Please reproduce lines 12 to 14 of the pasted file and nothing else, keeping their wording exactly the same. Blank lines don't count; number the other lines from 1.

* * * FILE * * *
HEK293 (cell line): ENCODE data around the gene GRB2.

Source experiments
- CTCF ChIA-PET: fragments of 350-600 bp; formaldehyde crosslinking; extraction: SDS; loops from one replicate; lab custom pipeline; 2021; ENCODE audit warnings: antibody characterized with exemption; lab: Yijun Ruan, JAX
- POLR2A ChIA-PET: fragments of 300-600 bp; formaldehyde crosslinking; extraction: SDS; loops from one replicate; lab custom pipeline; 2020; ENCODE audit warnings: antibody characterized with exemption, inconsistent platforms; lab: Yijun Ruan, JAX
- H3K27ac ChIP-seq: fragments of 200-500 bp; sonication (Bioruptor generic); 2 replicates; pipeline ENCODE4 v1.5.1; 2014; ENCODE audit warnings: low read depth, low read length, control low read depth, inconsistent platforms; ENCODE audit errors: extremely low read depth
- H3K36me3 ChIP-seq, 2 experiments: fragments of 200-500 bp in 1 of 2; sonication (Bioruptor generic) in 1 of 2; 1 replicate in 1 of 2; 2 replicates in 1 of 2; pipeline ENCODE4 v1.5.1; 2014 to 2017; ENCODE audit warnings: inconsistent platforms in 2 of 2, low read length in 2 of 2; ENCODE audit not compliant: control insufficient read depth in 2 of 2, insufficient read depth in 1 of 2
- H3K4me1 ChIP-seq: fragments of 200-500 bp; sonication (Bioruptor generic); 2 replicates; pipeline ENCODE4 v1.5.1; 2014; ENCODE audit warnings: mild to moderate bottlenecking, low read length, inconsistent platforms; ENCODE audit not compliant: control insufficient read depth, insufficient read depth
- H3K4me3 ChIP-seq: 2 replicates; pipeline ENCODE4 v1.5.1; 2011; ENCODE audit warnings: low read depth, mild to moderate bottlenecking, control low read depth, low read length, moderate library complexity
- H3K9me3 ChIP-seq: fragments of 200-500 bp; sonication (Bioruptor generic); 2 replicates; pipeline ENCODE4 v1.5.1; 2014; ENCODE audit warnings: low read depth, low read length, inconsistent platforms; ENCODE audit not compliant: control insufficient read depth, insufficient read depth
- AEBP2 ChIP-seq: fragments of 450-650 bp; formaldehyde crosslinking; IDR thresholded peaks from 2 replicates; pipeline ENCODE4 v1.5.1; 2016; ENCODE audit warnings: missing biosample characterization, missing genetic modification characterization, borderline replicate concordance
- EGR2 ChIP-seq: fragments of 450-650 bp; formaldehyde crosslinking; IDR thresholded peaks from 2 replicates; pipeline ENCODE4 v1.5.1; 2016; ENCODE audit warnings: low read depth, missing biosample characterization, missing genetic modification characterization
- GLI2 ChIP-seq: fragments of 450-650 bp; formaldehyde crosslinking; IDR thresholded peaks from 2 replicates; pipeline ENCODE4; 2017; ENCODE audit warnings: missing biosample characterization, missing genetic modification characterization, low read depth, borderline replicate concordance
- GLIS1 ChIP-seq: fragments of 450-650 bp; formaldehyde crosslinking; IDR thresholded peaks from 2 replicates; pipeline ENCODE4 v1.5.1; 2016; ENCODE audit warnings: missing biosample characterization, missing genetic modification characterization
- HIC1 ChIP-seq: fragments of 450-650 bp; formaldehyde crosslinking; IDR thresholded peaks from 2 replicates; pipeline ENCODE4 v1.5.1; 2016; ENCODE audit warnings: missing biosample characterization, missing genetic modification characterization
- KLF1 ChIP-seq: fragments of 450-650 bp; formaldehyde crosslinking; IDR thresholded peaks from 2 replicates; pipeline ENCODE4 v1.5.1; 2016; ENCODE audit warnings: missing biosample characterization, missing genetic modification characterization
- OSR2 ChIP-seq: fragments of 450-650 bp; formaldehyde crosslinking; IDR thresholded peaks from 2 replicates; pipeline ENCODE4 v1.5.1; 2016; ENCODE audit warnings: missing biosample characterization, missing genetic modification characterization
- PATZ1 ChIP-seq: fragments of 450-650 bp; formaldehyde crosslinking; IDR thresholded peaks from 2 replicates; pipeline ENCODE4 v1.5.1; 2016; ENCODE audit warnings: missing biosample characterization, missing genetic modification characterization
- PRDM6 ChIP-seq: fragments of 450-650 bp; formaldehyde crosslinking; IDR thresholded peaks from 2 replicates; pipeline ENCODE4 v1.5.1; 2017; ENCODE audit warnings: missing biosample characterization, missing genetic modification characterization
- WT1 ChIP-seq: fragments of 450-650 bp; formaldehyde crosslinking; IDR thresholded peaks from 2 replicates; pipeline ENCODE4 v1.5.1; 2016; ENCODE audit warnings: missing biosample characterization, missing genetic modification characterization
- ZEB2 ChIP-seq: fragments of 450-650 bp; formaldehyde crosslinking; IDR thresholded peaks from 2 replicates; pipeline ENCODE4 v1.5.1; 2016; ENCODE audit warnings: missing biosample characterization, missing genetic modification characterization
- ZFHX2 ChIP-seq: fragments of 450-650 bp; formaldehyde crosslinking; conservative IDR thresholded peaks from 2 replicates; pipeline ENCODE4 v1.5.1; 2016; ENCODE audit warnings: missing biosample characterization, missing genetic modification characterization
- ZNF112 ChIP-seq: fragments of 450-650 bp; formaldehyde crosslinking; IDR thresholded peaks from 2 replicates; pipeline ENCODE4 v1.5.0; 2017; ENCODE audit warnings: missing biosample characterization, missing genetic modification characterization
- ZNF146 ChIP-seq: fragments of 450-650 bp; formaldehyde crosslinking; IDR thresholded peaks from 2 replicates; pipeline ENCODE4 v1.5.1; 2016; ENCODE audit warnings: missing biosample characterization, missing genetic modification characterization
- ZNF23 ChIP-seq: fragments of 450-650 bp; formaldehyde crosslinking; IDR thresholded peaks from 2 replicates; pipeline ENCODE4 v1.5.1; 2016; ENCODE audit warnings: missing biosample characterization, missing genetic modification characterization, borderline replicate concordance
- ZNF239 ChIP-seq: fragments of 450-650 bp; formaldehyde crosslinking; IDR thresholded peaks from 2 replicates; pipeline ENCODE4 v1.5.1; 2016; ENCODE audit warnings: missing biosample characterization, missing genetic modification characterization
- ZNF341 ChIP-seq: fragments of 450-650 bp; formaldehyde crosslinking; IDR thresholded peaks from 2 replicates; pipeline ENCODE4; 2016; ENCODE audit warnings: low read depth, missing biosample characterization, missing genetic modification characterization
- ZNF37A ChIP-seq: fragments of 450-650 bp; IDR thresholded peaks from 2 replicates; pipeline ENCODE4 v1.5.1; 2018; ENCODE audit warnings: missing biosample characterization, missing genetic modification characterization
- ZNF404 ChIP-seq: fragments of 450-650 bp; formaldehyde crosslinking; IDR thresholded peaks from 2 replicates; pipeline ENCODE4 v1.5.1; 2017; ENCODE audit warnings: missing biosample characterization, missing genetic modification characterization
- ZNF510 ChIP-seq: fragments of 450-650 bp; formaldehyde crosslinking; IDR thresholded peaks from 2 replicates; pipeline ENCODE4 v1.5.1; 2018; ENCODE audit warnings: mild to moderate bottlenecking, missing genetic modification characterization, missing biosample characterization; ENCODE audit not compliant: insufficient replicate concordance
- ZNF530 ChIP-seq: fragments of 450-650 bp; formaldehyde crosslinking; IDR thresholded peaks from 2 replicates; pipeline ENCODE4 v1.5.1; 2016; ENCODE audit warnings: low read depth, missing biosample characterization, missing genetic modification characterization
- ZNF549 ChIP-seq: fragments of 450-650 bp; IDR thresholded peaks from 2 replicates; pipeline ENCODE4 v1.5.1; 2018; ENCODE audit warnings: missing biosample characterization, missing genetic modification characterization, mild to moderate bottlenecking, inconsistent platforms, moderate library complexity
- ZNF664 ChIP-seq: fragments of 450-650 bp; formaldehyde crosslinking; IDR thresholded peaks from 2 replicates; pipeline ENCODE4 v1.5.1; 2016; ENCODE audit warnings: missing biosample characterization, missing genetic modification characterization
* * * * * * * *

- GLI2 ChIP-seq: fragments of 450-650 bp; formaldehyde crosslinking; IDR thresholded peaks from 2 replicates; pipeline ENCODE4; 2017; ENCODE audit warnings: missing biosample characterization, missing genetic modification characterization, low read depth, borderline replicate concordance
- GLIS1 ChIP-seq: fragments of 450-650 bp; formaldehyde crosslinking; IDR thresholded peaks from 2 replicates; pipeline ENCODE4 v1.5.1; 2016; ENCODE audit warnings: missing biosample characterization, missing genetic modification characterization
- HIC1 ChIP-seq: fragments of 450-650 bp; formaldehyde crosslinking; IDR thresholded peaks from 2 replicates; pipeline ENCODE4 v1.5.1; 2016; ENCODE audit warnings: missing biosample characterization, missing genetic modification characterization